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Great break-down of factors. But I'm not sure how to apply those, given that I know the app domain and the factors. –  ashes999 Apr 23 '11 at 1:41
    
@ashes: There's the old engineering technique: build a few in different ways and measure which works best. –  Donal Fellows Apr 23 '11 at 15:47
    
When I hear "cache" I think of the storage between memory and the CPU registers. Here you are talking about disk cache, which is a layer inbetween memory and one or more i/o devices. –  Omega Centauri Apr 23 '11 at 23:10
    
@barrem23 If you're doing distributed programming, there's also the "distance between the cache and the back-end storage being cached" to consider. It doesn't matter, much, if you have an SSD or spinning rust as your large, stable, storage if the storage is 15 ms away, you will always incur a minimum 30 ms round-trip anyway. –  Vatine Dec 28 '13 at 14:46
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Assuming you know almost nothing about the application you're going to develop, you should know more about it before actually choosing and implementing a cache system. In other words, there are no default implementations: some are good for some purposes, and are totally bad for others.

For example, take just two implementations: Least Recently Used and Least Frequently Used. How to decide which one to use prior to another?

  • LRU is good when you are pretty sure that the user will more often access the most recent items, and never or rarely return to the old ones. An example: a general usage of an e-mail client. In most cases, the users are constantly accessing the most recent mails. They read them, postpone them, return back in a few minutes, hours or days, etc. They can find themselves searching for a mail they received two years ago, but it happens less frequently than accessing mails they received the last two hours.

  • On the other hand, LRU makes no sense in the context where the user will access some items much more frequently than others. An example: I frequently listen to the music I like, and it can happen that on 400 songs, I would listen the same five at least once per week, while I will listen at most once per year 100 songs I don't like too much. In this case, LFU is much more appropriate.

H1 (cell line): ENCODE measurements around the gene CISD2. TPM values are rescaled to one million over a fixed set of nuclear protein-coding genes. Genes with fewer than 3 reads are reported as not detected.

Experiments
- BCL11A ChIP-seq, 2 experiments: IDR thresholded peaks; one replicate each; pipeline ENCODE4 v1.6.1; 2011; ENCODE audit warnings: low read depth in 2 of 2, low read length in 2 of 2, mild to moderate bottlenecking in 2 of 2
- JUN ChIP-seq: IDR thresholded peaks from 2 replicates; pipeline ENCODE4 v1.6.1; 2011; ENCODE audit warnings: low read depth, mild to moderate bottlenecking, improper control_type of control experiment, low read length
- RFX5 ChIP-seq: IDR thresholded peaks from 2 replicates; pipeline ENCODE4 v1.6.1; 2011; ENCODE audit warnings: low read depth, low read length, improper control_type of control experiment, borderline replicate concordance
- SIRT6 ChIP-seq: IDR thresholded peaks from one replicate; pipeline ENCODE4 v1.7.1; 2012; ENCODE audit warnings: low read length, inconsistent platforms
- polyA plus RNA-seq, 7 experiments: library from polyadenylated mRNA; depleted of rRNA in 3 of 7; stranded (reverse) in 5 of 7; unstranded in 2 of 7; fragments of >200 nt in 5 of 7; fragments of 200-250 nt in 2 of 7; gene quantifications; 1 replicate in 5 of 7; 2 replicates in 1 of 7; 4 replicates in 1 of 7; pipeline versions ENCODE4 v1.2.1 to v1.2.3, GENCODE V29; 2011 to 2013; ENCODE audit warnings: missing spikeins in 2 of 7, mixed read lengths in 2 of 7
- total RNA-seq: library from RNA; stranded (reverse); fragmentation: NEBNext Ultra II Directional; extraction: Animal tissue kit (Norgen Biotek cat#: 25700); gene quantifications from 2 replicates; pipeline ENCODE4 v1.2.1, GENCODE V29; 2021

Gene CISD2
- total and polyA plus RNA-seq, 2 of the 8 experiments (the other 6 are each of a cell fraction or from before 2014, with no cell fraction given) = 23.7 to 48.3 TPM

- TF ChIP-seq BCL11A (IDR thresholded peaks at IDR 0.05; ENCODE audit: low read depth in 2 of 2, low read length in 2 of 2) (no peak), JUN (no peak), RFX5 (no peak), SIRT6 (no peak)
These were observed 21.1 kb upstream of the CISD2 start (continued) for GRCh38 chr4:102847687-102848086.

By taking only two of the implementations, you see that there's no "default" algorithm you can use when you don't want to think about which one is better or don't have enough information about the application. It's, well, like asking if by default, you must add, subtract, multiply or divide two numbers to find a result of a calculus when you don't know anything about it.

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Ok, so how do I go about picking an algorithm? Run through Wikipedia's list and see what makes the best fit? –  ashes999 Apr 23 '11 at 1:41
    
@ashes999: exactly! First, you learn more about the requirements of the application to do, then you analyze the pros and the cons of the different cache algorithms, and finally you choose the more appropriate one. –  MainMa Apr 23 '11 at 2:16
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Why to limit your choices only to Wikipedia? If you have access to a research database like the ACM Digital Library you'll find even more algorithms. Also be aware about messing with patents. For example ARC is a good algorithm but unfortunately it is patented.

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You could spend lots of time agonizing over the 'best' algorithm, or you could just implement a simple algorithm and GET ON WITH THE REST OF THE SYSTEM. When you have something testable then worry about the algorithm.

Premature optimization ...

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There is no perfect cache algorithm - you can always find a case which behaves very badly.

Therefore it is important to know the problem being cached in order to determine the one which will behave least bad.

Also, you should be considering how long you need to cache things and how long you can cache things...